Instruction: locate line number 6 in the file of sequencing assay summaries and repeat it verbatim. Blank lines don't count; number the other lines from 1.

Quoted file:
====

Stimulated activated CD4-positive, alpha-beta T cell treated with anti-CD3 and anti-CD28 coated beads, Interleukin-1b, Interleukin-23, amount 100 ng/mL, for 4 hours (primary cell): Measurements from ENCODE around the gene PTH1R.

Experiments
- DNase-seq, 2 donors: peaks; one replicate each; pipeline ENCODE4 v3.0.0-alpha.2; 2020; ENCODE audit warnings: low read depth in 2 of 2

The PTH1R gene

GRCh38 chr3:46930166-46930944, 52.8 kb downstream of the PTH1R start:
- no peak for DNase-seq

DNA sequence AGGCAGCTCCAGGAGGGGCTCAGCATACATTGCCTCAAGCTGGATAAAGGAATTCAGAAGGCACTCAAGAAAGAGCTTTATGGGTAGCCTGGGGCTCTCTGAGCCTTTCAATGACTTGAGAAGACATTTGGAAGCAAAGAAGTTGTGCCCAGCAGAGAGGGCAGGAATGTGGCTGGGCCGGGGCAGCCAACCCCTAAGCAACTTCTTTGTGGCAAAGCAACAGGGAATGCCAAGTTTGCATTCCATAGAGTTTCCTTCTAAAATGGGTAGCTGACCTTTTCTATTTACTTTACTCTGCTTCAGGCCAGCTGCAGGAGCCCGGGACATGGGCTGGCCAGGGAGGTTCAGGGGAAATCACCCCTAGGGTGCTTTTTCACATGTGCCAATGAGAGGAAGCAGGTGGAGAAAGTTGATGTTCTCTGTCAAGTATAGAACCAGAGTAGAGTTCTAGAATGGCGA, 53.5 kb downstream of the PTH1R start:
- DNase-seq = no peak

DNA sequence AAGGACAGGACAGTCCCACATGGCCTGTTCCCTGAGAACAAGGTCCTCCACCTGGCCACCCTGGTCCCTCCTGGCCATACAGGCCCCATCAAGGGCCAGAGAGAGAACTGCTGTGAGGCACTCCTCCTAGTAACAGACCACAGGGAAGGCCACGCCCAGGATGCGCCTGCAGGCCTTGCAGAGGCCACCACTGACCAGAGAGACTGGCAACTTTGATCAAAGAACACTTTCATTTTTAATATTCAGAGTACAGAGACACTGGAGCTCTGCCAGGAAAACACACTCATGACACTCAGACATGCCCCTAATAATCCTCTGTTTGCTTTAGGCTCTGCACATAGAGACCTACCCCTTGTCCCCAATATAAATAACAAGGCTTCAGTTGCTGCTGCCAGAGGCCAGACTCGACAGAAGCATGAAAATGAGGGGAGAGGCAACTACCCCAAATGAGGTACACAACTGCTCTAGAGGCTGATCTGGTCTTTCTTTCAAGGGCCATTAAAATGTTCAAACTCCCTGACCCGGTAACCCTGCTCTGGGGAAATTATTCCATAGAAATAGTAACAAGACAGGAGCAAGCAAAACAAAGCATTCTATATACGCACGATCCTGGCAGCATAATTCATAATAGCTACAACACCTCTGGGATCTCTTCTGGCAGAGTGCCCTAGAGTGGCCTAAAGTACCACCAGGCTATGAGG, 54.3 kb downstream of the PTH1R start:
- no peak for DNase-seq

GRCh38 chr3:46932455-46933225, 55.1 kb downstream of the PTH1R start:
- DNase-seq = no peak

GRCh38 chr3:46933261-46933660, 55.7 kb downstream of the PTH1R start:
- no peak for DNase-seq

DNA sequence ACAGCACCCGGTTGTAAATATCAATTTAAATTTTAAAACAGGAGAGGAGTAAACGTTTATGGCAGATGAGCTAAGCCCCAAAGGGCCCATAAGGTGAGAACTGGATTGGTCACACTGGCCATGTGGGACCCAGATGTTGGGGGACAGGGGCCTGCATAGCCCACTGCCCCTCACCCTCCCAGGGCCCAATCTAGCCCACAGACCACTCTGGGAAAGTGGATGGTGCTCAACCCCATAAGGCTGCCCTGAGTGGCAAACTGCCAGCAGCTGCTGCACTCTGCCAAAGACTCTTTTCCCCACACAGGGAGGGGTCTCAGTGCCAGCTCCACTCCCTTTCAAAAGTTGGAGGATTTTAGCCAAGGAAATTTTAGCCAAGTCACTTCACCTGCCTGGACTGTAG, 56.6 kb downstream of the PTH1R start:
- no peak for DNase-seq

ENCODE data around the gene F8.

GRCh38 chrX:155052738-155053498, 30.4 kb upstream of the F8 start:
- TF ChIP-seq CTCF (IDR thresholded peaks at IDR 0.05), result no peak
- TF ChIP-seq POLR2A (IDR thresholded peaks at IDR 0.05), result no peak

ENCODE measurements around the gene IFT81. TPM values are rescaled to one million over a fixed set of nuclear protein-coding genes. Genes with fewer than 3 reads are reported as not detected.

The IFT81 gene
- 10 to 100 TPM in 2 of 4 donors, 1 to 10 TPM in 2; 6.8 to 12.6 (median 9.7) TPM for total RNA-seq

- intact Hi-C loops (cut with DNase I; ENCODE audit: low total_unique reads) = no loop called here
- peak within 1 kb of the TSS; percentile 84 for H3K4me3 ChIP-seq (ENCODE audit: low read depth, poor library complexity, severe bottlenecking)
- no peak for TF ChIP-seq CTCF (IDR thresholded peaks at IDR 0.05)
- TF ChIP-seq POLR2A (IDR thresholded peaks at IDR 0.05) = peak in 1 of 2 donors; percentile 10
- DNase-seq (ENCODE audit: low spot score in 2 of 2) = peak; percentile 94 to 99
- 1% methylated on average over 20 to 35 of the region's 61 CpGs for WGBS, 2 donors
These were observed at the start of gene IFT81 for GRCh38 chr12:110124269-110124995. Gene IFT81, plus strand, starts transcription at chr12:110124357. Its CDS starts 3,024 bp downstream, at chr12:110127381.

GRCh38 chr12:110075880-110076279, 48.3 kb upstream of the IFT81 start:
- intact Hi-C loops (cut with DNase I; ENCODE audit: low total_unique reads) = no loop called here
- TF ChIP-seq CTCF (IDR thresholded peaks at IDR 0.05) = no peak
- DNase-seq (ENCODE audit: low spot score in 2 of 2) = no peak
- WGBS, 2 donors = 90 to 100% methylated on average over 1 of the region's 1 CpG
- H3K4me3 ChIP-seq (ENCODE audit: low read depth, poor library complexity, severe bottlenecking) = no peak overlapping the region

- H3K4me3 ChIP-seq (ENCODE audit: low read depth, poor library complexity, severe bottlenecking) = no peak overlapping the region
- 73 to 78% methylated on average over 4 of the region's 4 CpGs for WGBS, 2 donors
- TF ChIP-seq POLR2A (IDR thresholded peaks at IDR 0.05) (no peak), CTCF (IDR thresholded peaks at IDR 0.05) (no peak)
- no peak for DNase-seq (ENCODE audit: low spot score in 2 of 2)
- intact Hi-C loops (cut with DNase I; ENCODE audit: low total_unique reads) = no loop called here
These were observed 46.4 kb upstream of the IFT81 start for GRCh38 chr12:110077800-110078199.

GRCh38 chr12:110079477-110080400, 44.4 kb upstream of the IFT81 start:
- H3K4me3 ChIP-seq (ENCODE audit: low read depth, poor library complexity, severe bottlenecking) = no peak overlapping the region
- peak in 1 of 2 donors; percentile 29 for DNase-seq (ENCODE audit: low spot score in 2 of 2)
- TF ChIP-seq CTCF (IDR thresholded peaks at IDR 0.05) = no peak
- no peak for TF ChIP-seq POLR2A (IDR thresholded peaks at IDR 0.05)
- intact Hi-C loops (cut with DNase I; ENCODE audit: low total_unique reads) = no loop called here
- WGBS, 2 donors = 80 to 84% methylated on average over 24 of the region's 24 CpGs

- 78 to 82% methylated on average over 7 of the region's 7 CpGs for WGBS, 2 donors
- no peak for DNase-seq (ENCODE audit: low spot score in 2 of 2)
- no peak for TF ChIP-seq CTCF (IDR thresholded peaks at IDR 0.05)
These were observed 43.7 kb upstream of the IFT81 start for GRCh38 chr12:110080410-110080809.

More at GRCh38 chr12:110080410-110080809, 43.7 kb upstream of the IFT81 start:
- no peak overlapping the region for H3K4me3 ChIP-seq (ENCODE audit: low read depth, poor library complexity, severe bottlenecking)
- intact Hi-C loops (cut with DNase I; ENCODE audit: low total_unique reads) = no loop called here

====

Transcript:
- no peak for DNase-seq